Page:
The gyroscope is self-explanatory -- take the input signal, apply the offset and gain, and there's your angular velocity.

Deriving the angle at which the bot is standing from the two accelerometer axes is a little more tricky. The accelerometer is arranged with the Y axis pointing vertically downward. Therefore, Xacc = g * sin(theta) and Yacc = g * cos(theta), where g is the acceleration of gravity and theta is the angle from the vertical. Since tan t = (sin t)/(cos t), tan(theta) = Xacc/Yacc. It turns out that as long as theta is small, tan(theta) ~ theta. Since the bot won't stand up unless theta is small, we can just use the approximation theta = Xacc/Yacc. 

Complementary Filter

 So now we know the angular velocity and the angle, and somehow we have to synthesize some sort of estimate of the angular position of the bot out of this. Shane Colton provided an excellent description of the theoretical basis of the complementary filter. To make a somewhat long story short, the complementary filter is the sum of a high pass filter and a low pass filter on two different measurements of the same value, in this case the angle of the bot. The cutoff frequencies of both are selected such that they form an all-pass filter with unity gain. The effect is to take two different measurements of the same quantity that have different time-domain behavior to develop a better estimate of the desired value than can be achieved from either alone. 

In our case, the gyroscope responds very quickly to movements off center. However, it is prone to drift -- the ADXRS613 has a drift rate of at least 40 degrees per hour. If it was our only sensor, the Zigroller would fall over inside of ten minutes. The accelerometers are relatively slow to respond to changes; however, they give an absolute angular reference. 

Therefore, we feed the integral of the gyro (so we get an angle rather than a rate) into the high-pass side of the complementary filter and the accelerometer derived angle measurement into the low-pass side. That sounds complex, but it's dead simple to implement:

angle = (COMP)*(angle + thetaDot*0.0262) + (1-COMP)*(theta);

COMP is the complementary constant and it needs to be empirically tuned for good performance. The integration constant that thetaDot is multiplied by is likewise determined by trial and error.

Feedback Control

The question then becomes how do we turn this angle estimate into motor commands. I chose a simple proportional-integral (PI) feedback scheme, as shown below:

angleIntegral += angle * IGAIN;
angleIntegral *= ILEAK;
// feedback plus motor control
motor1DIR = getDIR(GAIN*angle + angleIntegral + (forward*FGAIN));
motor2DIR = motor1DIR;
motor1PWM = getPWM(GAIN*angle + angleIntegral + (forward*FGAIN));
motor2PWM = motor1PWM + (steer);
motor1PWM += -(steer);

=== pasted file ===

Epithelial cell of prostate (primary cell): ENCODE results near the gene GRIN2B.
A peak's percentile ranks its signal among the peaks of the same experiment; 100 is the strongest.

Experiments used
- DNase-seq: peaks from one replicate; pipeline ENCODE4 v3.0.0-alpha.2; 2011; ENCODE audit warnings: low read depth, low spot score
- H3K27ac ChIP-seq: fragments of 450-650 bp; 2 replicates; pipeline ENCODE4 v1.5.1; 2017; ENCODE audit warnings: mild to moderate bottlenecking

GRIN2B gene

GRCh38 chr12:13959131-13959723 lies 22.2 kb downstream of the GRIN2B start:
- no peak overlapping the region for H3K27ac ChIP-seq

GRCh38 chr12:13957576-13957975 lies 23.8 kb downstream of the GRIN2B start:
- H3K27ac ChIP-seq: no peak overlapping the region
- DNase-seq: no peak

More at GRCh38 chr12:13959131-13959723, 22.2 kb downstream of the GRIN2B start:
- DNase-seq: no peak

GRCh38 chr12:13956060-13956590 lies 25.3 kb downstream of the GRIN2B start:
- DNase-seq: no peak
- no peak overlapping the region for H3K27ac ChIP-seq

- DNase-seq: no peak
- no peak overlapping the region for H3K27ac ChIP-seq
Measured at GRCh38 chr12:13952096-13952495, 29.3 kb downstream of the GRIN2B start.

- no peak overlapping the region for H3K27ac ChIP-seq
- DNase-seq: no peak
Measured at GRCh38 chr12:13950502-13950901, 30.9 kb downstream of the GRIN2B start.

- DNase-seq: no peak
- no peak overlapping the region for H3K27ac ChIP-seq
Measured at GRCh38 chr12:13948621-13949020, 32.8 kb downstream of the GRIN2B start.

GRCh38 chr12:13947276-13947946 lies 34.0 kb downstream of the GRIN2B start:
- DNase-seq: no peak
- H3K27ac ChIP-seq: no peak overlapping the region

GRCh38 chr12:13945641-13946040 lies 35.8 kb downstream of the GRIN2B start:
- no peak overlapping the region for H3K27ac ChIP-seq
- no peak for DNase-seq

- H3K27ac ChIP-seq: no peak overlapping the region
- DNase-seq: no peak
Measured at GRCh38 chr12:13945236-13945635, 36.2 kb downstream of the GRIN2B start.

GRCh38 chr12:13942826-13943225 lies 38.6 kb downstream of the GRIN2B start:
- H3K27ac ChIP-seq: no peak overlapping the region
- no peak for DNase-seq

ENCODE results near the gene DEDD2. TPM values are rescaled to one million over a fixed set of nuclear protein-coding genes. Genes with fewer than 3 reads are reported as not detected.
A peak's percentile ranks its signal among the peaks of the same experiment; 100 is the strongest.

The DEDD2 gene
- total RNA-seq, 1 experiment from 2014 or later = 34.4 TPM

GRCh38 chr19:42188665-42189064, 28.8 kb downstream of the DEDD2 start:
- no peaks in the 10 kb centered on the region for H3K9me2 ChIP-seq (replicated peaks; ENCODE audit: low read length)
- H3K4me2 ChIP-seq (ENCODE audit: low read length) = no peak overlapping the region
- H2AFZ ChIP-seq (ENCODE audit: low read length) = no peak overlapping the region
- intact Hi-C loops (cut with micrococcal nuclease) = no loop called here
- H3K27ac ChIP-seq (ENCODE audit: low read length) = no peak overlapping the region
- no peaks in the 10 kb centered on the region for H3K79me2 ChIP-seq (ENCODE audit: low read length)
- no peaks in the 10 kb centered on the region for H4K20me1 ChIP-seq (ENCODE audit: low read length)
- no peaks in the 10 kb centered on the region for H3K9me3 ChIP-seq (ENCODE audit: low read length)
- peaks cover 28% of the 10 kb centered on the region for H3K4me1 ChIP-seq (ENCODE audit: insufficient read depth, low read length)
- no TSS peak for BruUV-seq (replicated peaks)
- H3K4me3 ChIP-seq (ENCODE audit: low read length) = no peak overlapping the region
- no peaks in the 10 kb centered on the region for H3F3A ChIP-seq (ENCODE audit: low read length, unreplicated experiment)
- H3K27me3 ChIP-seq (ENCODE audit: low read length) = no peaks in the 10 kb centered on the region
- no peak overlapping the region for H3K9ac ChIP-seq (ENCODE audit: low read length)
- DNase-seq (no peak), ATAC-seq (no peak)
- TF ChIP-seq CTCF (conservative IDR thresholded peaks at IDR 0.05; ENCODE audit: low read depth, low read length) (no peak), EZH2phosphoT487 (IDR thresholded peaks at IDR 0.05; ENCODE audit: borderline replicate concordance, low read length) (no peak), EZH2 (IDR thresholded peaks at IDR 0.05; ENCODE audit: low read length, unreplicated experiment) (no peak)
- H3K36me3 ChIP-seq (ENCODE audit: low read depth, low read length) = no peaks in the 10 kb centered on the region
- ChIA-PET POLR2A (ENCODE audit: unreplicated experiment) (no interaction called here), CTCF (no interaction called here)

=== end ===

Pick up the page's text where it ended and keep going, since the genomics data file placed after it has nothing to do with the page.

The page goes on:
In addition to the integrator constant, I also have a deliberate leak in the integrator, represented by ILEAK. ILEAK is a number that is very slightly less than unity, and it is intended to prevent the integrator from saturating, i.e. becoming so large in relation to any possible control inputs that it swamps the control system and prevents it from stabilizing the bot. Like all of the other constants in this code, it was determined experimentally.

You can also see where the steering and control inputs are mixed in. The FGAIN value is empirically chosen so as to produce a usable control response from what's coming across the air. The steering value is added to one motor command and subtracted from the other to produce a steering response. Since the motor control is a direction and magnitude, we need a little more code to correct the motor direction if the steering command calls for it to reverse. 

The getDIR() and getPWM() functions are just scaling functions that turn commands into direction and speed commands for the motors. These commands are sent to the direction control pins for the motors and the PWM inputs to the motor shield, respectively.

Radio Control

The bot receives commands transmitted by the controller using Frank Zhao's ZigduinoRadio library. It's dead simple to use. In order to make life easy, the controller just transmits the raw ADC output from the two axes of the joystick. Since this is a 10-bit value, it is transmitted as four bytes and assembled into the throttle and steering values and has the pre-calibrated offset applied.

void getRadio(void) {
  uint8_t lowSteer, highSteer, lowFore, highFore;
    if (ZigduinoRadio.available()) {
    lowSteer = ZigduinoRadio.read();
    highSteer = ZigduinoRadio.read(); 
    lowFore = ZigduinoRadio.read(); 
    highFore = ZigduinoRadio.read();
    steer = (((highSteer << 8) + lowSteer) >> 3) - STEERZERO;
    forward = (((highFore << 8) + lowFore) >> 3) - FORWARDZERO;
 
    Serial.print("Steer: ");
    Serial.print(steer);
    Serial.print("\tForward: ");
    Serial.println(forward);
  }
}

The transmission code in the controller is therefore very simple:

steer = analogRead(0);
forward = analogRead(1);
ZigduinoRadio.beginTransmission();
ZigduinoRadio.write(lowByte(steer));
ZigduinoRadio.write(highByte(steer));
ZigduinoRadio.write(lowByte(forward));
ZigduinoRadio.write(highByte(forward));
ZigduinoRadio.endTransmission();

Conclusion

Once I was on the right track with the control algorithm, the rest of the code went together in a very straightforward fashion. The code has a fair amount of tidbits from the development process, but should be self-explanatory.

 

 

The Zigroller control sketch is called JoustSketch.pde, because I am working on putting together a set of rules for balance bot jousting. But that is a different blog post.